Background: The use of kidneys from older donors has become generally accepted and increasingly common, despite the knowledge that donor age is a well-known risk factor for graft failure. Aim: To review our experience with the utilization of kidneys from donors older than 60 years. Patients and methods: Among two hundred eight patients, 32 (group A) received an organ obtained from a donor older than 60 years. The organs were age-matched with a maximum gap of 20 years between donors and recipients. Organs from older donors were assigned to recipients presenting a body mass index lower than that of the donor. The Primary end point was patient and graft survival. Secondary endpoints were incidences of delayed graft function and of acute rejection episodes as well as renal function at 3 months and yearly. Results: The two groups were comparable in terms of demographic features, indications for transplantation, comorbidities, as well as cold and warm ischemia times. The Mean lengths of follow up were 31.4 ± 20.3 months and 30.3 ± 20.1 months, respectively. Graft and patient survivals were comparable. Mean creatinine values at the study intervals were significantly lower among group B who received grafts from younger donors. The incidence of delayed graft function and acute rejection episodes were similar: 15.6% (5/32) versus 20.5% (36/176; P = 0.35) and 15.6% (5/32) and 12.1% (21/167; P = 0.136) in groups A and B, respectively. Conclusions: Donor age older than 60 years showed a negative impact on kidney function. Though, given the escalating disparity between organ supply and demand, this precious source of organs cannot be neglected. We need better ways to use the available organs.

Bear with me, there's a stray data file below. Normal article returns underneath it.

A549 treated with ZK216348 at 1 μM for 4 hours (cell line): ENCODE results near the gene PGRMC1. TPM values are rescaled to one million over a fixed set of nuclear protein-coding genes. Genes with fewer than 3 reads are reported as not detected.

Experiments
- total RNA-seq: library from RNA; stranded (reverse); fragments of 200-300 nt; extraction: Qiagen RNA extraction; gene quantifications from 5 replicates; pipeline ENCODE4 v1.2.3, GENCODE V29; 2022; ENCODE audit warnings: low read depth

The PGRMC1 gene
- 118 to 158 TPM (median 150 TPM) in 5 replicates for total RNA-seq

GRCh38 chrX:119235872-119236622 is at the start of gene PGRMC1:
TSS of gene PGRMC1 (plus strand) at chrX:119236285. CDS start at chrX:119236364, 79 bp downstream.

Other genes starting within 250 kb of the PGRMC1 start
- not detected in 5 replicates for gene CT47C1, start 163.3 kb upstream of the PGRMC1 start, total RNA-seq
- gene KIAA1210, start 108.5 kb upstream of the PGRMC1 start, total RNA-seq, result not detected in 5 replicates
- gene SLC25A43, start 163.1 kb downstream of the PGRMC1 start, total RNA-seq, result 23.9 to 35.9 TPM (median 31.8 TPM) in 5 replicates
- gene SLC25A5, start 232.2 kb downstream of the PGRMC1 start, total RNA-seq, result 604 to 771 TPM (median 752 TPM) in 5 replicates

|Number of pages||3|
|Publication status||Published - May 2011|
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